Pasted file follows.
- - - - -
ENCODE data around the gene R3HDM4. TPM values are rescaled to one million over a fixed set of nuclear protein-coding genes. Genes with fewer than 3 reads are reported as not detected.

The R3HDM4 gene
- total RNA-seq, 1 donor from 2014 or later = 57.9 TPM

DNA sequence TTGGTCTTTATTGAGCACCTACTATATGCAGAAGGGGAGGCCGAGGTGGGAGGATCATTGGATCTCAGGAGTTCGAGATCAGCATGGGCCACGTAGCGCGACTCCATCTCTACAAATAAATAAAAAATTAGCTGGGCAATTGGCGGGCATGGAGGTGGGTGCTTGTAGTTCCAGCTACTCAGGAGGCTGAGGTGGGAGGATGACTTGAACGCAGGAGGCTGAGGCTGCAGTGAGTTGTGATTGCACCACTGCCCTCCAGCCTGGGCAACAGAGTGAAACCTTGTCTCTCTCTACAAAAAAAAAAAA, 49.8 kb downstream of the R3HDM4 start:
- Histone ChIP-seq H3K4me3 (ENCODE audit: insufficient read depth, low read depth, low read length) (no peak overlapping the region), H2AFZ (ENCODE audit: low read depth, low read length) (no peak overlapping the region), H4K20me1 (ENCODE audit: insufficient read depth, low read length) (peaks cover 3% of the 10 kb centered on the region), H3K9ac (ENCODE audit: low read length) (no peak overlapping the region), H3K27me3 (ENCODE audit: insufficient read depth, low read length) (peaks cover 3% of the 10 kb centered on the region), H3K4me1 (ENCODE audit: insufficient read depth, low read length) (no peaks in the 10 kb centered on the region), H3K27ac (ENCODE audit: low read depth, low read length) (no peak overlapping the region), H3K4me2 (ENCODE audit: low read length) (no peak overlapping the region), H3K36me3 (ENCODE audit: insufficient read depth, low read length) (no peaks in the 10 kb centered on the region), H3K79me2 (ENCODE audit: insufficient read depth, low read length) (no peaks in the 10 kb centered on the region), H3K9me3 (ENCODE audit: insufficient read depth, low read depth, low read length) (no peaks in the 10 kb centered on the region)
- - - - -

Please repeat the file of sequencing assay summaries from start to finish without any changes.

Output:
ENCODE data around the gene R3HDM4. TPM values are rescaled to one million over a fixed set of nuclear protein-coding genes. Genes with fewer than 3 reads are reported as not detected.

The R3HDM4 gene
- total RNA-seq, 1 donor from 2014 or later = 57.9 TPM

DNA sequence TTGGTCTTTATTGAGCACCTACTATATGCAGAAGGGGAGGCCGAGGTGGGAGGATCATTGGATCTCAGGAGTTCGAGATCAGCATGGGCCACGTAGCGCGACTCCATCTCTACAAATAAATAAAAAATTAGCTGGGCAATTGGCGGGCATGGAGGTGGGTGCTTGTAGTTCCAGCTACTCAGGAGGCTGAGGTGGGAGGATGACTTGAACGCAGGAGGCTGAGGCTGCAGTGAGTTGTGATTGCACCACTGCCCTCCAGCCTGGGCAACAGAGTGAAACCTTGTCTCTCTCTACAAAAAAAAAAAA, 49.8 kb downstream of the R3HDM4 start:
- Histone ChIP-seq H3K4me3 (ENCODE audit: insufficient read depth, low read depth, low read length) (no peak overlapping the region), H2AFZ (ENCODE audit: low read depth, low read length) (no peak overlapping the region), H4K20me1 (ENCODE audit: insufficient read depth, low read length) (peaks cover 3% of the 10 kb centered on the region), H3K9ac (ENCODE audit: low read length) (no peak overlapping the region), H3K27me3 (ENCODE audit: insufficient read depth, low read length) (peaks cover 3% of the 10 kb centered on the region), H3K4me1 (ENCODE audit: insufficient read depth, low read length) (no peaks in the 10 kb centered on the region), H3K27ac (ENCODE audit: low read depth, low read length) (no peak overlapping the region), H3K4me2 (ENCODE audit: low read length) (no peak overlapping the region), H3K36me3 (ENCODE audit: insufficient read depth, low read length) (no peaks in the 10 kb centered on the region), H3K79me2 (ENCODE audit: insufficient read depth, low read length) (no peaks in the 10 kb centered on the region), H3K9me3 (ENCODE audit: insufficient read depth, low read depth, low read length) (no peaks in the 10 kb centered on the region)